Over the past decade, distracted driving has grown from a little-recognized phenomenon to a massive road-safety movement. With growing temptation to look at cellphones, every driver must understand the three types of driving distractions and how they creep into our thoughts. To understand the truth about distracted driving, we need to break down the concept and then build it back up.
The Dangers of Distracted Driving
How bad is distracted driving, you ask? Experts estimate that 25% of all US car crashes are caused by distracted driving. That’s nearly the same number of crashes as DUIs. Between DUIs and Distracted Driving, that’s a whopping 3,000,000 car crashes per year.
As you can see, distracted driving is an epidemic, but it doesn’t have to be. When we understand what causes these distractions, we can prevent ourselves from falling victim to their allure.
Three Types of Distracted Driving
Most experts, including the CDC, agree that distracted driving isn’t just sipping coffee or looking at your phone while driving. Rather, each driving distraction is made of a combination of three elements.
The three types of driving distractions are:
Visual Distraction: Takes your eyes off the road.
Manual Distraction: Takes your hands off the steering wheel.
Cognitive Distraction: Takes your mind away from the present moment.
Each of these distractions are a hazard on their own. If you look away, you might not notice flashing brake lights. If you reach for your drink, you might be unprepared to swerve away from an incoming crash. Worst of all, if you start daydreaming, you might lose all sense of your surroundings.
Cognitive Distractions and You
If you aren’t sure about cognitive distractions, you’re not alone. Studies suggest cognitive distractions are responsible for more than half of all distracted driving accidents. But what does that mean? What are cognitive distractions?
If you’ve ever driven home after a long day at work and found yourself thinking about the workday or what you’ll have for dinner, that’s a cognitive distraction. If you ever find yourself having arguments in your head or singing along to your favorite song, that’s a cognitive distraction.
Driving becomes so routine for us that we lose can lose our sense of self-awareness. If you’ve ever gotten in the car, started daydreaming, and then found yourself pulling into your parking spot, you’re not alone. It means that you fell for a serious cognitive distraction. If anything disrupted you from this distraction, like a car unexpectedly backing up or slamming on the brakes, you wouldn’t be prepared to act.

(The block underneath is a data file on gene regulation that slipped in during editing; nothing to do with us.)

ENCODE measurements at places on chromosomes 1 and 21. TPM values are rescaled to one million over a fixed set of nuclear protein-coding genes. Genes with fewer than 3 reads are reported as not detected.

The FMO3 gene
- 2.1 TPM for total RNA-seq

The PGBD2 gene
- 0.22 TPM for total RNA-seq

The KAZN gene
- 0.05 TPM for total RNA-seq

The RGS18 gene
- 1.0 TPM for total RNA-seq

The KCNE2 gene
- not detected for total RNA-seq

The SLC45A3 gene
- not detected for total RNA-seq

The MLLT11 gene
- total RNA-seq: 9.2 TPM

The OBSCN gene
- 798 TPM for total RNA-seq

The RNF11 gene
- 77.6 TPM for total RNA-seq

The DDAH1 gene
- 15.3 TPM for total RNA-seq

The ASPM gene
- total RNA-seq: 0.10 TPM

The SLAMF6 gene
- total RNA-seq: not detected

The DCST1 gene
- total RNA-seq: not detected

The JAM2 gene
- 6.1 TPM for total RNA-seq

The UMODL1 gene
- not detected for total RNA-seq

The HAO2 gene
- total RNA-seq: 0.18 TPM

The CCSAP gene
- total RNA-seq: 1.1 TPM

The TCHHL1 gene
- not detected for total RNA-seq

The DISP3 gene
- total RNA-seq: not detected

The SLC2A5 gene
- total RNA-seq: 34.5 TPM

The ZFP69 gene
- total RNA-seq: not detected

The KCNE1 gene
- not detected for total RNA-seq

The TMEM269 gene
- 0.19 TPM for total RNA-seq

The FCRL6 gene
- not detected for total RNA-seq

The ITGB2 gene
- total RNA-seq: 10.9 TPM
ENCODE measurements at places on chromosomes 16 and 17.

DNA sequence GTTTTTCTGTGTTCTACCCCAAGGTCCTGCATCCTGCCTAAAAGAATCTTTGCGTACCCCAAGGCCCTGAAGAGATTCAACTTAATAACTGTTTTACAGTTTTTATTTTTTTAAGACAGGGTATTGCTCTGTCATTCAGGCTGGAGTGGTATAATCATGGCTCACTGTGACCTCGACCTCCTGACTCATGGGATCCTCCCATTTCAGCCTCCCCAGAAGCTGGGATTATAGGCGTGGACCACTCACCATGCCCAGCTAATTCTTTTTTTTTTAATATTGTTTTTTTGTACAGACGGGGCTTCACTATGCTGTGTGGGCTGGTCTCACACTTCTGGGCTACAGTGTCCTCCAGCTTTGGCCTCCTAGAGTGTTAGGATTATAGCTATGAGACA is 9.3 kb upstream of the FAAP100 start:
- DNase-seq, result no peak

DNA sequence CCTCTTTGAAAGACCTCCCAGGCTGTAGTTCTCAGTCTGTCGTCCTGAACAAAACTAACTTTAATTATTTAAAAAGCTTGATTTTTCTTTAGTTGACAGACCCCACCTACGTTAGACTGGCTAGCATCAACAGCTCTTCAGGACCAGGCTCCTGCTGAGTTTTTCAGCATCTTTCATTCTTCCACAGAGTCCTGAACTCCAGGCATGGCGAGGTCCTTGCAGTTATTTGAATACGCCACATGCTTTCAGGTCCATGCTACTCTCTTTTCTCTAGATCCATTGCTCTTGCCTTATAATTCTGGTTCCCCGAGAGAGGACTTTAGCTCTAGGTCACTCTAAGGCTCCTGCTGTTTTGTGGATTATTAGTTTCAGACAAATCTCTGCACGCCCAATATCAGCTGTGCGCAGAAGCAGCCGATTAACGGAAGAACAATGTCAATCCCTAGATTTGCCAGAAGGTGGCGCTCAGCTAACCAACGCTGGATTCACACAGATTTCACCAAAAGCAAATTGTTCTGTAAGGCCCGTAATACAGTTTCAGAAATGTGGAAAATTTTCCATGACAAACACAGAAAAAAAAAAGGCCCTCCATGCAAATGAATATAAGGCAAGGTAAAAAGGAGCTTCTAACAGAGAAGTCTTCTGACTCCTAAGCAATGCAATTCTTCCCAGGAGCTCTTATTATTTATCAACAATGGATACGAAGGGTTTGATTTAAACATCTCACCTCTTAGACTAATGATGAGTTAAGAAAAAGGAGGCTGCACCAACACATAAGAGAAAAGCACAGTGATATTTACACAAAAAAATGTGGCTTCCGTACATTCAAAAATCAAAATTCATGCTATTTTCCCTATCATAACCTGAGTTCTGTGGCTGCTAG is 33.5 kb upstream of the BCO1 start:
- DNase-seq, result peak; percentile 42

That’s what makes cognitive lapses the most dangerous type of driving distraction. When we take our eyes off the road or our hands off the wheel, we know we’ll put them back in a moment. When we start daydreaming, we lose sight of the task at hand and need to put in concentrated effort to recognize the distraction and snap out of it.
Triple Threats - The Worst Driving Distraction
While cognitive distractions are the most dangerous type of driving distraction, they are not the worst distraction overall. That title is reserved for the “triple threats,” actions that use all three types of driving distractions.
A few examples of triple threats include: Reaching around for a lost item or a bag, eating while driving, and, of course, using your cellphone. While cognitive distractions are dangerous on their own, triple threats are extremely risky.
A daydreaming driver is on autopilot, but they can be snapped out of it just before a crash, giving them time to swerve or slam the brakes and reduce the amount of damage. A driver indulging in a triple threat distraction is unlikely to recognize an imminent crash at all, much less be prepared to do something about it. That’s why crashes involving cellphones tend to be more severe, because the distracted driver didn’t realize a crash was imminent, so they didn’t slow down or brace themselves for impact.
Preventing triple threat distractions starts by recognizing our own weaknesses. Next time you’re behind the wheel, make a conscious effort to focus on the road, and recognize potential distractions like billboards and cellphones. The more we recognize these distractions, the better equipped we are to prevent these tragic accidents
If you or someone you love suffered serious injuries in a distracted driving accident, we are here for you. If you’d like an experienced Modesto car accident lawyer from Law Offices of Dean Petrulakis to evaluate your case, please send us an email or call (209) 528-0404.